.jump-link{ display:none }

Wednesday, 22 May 2019

A Hero in a Forgotten Conflict: 52 Ancestors - Wk 21

 "Military" is this week's theme from "52 Ancestors" and I am featuring an often forgotten conflict  - the South African Boer War, 1899-1902.

My interest was sparked by seeing this plaque in the  War Memorial Gardens in Kelso in the Scottish Borders,  honouring   Kelso-born Sergeant Donald Farmer who, at the age of 23,  was awarded the Victoria Cross  for action in the Boer War.  

After seeing the plaque, I wrote a short blog post on the memorial,   and was delighted  to hear from Donald's granddaughter, who very kindly supplied me with more information on her  ancestor, with personal memories and Donald's own words on his experience.

Sgt. Donald Farmer VC 1st Cameron Highlanders  

The Victoria Cross, instituted in the Crimean War,  is the highest and most prestigious award for gallantry in the face of the enemy that can be awarded to British and Commonwealth forces.


Background Information  on the Boer War 
The Boer War was fought between the British Empire and the  descendants of Dutch settlers (Boer being the Dutch and Afrikaan word for farmer.   Between 1835 and 1845,  the people  of Dutch extraction,  in conflict with British rule,   moved out of the British  Cape Colony   into the interior of South Africa and established two independent republics - the Transvaal and the Orange Free State. 

The discovery of gold and diamonds led to renewed antagonisms and war erupted.  At first the Boers were successful and laid siege to  the British garrisons at Ladysmith, Mafeking and Kimberly.     The British counter offensive led to the relief of the garrisons and the capture of Boer capital of Pretoria. 

The Boers adopted guerrilla warfare tactics and the the British responded with a "scorched earth" policy, and  the herding of Boer families and synmpathisers into camps.   These measures were largely responsible for bringing the Boers to the negotiation table.  The war ended with the Treaty of Vereeniging with the two republics absorbed into the British Empire, with the promise of self-government in the future. This promise was fulfilled with the creation of Union of South Africa in 1910.  

British lost almost 30,000 fighting men and 78 Victorian Crosses were awarded for acts of bravery during the conflict   Prominent commanders included Lord Kitchener, Lord Roberts and Lord  Baden-Powell. The young Winston Churchill was in South Africa as a newspaper war correspondent for "The Morning Post".  


 Donald Farmer's Military Life
Donald was born in 1877 in Kelso; his father Thomas a pastry cook and confectioner.  Following  arguments, he left home and joined the Queen's Own Cameron  Highlanders - was two months short of his 15th birthday but gave his age as 18. 

After serving in Malta and Gibraltar, Donald fought in the Sudan War were he wrote:
 "Conditions were appalling and the battlegrounds were bleak.....It was hard going, nothing but marching ever onwards, the terrific heat and the husbanding of water.... We did about 100  miles in 4 days, with constant heat and followed by the dreaded flies".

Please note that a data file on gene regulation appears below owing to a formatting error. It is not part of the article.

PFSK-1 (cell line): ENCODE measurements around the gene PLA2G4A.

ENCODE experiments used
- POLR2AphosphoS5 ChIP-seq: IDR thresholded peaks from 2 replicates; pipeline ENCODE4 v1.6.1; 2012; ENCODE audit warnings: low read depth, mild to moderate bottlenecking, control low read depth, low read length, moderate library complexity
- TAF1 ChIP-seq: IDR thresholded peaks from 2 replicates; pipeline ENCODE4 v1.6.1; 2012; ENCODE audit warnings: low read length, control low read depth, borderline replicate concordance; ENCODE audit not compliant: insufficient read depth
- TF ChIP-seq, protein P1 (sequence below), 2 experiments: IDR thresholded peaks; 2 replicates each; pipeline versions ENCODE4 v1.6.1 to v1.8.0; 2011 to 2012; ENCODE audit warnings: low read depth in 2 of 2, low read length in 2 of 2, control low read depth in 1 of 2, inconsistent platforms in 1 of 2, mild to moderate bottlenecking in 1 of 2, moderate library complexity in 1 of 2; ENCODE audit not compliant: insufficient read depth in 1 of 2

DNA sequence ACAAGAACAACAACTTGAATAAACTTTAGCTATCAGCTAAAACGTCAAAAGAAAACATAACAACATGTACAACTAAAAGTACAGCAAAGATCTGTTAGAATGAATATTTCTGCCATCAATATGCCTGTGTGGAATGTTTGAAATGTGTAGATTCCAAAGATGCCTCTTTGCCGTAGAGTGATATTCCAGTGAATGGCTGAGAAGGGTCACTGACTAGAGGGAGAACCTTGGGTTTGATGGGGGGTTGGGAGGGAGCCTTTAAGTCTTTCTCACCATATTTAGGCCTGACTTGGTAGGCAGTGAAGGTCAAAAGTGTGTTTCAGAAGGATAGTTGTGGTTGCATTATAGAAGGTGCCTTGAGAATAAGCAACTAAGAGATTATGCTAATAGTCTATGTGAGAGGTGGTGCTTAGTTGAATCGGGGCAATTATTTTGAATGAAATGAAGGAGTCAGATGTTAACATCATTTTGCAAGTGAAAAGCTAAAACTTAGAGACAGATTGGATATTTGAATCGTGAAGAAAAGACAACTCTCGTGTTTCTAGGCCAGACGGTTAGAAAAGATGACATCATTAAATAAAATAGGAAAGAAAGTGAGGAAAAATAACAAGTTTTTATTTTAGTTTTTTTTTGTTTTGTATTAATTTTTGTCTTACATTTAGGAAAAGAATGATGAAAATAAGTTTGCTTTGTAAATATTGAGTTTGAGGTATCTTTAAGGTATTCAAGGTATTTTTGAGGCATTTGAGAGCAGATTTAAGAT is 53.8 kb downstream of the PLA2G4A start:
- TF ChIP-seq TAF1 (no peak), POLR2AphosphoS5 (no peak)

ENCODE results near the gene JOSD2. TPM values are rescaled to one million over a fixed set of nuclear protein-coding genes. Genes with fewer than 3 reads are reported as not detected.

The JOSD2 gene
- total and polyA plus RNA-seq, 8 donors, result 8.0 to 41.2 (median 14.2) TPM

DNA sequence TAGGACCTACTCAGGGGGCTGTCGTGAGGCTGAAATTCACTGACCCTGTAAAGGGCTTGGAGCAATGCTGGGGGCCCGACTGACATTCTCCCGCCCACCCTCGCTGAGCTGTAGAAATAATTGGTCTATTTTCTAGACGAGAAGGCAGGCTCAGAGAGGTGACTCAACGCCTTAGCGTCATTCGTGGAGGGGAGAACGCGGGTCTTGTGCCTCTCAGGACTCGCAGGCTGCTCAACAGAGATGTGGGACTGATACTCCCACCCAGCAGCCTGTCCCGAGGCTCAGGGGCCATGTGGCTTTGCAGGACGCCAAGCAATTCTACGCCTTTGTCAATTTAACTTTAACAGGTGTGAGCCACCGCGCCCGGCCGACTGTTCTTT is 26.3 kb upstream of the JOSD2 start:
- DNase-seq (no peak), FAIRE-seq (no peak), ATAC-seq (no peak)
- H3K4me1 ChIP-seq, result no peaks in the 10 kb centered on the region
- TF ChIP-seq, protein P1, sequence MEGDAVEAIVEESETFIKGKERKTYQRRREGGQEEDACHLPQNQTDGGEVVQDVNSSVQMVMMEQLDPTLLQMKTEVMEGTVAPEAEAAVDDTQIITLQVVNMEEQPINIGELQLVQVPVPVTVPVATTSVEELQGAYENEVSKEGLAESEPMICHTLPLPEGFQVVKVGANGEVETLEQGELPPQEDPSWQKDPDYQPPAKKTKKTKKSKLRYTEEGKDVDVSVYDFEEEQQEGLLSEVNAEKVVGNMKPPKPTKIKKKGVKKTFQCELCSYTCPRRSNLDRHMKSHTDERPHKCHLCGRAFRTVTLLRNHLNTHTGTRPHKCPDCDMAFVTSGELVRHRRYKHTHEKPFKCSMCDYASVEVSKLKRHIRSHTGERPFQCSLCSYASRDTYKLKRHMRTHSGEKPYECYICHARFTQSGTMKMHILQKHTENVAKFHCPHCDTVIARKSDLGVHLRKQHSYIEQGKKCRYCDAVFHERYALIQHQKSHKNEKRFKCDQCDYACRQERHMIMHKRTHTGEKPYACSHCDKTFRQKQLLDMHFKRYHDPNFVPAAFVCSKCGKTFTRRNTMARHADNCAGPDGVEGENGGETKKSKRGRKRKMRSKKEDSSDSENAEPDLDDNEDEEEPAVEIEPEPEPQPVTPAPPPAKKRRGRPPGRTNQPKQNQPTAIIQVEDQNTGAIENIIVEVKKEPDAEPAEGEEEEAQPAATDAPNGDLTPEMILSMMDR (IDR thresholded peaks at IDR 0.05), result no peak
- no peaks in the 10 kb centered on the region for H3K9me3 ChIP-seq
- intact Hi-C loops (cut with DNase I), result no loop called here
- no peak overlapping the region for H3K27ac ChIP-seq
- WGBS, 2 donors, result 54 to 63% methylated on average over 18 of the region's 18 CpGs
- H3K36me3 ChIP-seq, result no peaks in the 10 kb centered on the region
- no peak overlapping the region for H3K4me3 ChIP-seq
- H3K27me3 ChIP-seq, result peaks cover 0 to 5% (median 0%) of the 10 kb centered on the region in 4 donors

In January 1900 the Battalion was ordered to South Africa.   Donald, now a sergeant and still only 22, became part of a mounted infantry.  

The Victoria Cross citation in the London Gazette of 12th April 1901 records Donald's heroism in action:

“During the attack on General Clement’s camp at Nooitgedacht, December 13th 1900, Lieutenant Sandilands, Cameron Highlanders, with 15 men went to the assistance of a picquet which was heavily engaged, most of the men having been killed or wounded. The enemy, who where hidden by trees, opened fire on the party at a range of about twenty yards, killing two men and wounding five, including Lieutenant Sandilands.  Sergeant Farmer at once went to the officer, who was perfectly helpless and carried him away under a heavy and close fire to a place of comparative safety, after which he returned to the firing line and was eventually taken prisoner.”
Three days after capture, Donald  knocked his guard unconscious and managed to escape eventually finding his way back to his Battalion.

Donald was presented with his Victoria Cross by HRH Prince of Wales (later King George V)  at Pietermaritzburg, Natal on August 15th1901. 

Donald's dearest wish was fulfilled when he took part in the Victoria Cross Centenary Celebrations,   attended by the Queen. in Hyde Park on June 26th 1956.   He died six months later at the age of 79, having served his country in the  Sudan War, Boer War and First World War, and achieving the rank of Lieutenant Colonel.
Donald Dickson Farmer VC.jpg

 With grateful thanks to Donald's granddaughter for her contributions to this post. 

Adapted from two blog posts  first published in 2014


Join  Amy Johnson's Crow's Facebook Group  "Generations Cafe 
 to read posts from other bloggers taking part in
 the 2019  "52 Ancestors" Challenges


  1. What a noble and brave man he was!

  2. Off to war at such a young age. He was obviously brave and resourceful. Thank you for sharing his story.

  3. I have a 23-year-old son, and still don't want to imagine him going off to war. And Donald was only 15 when he joined the service! He was a very courageous man!

  4. Thank you all for your comments. I think it so important that we do not forget the brave actions by so many young men.


Thank you for your comment which will appear on screen after moderation.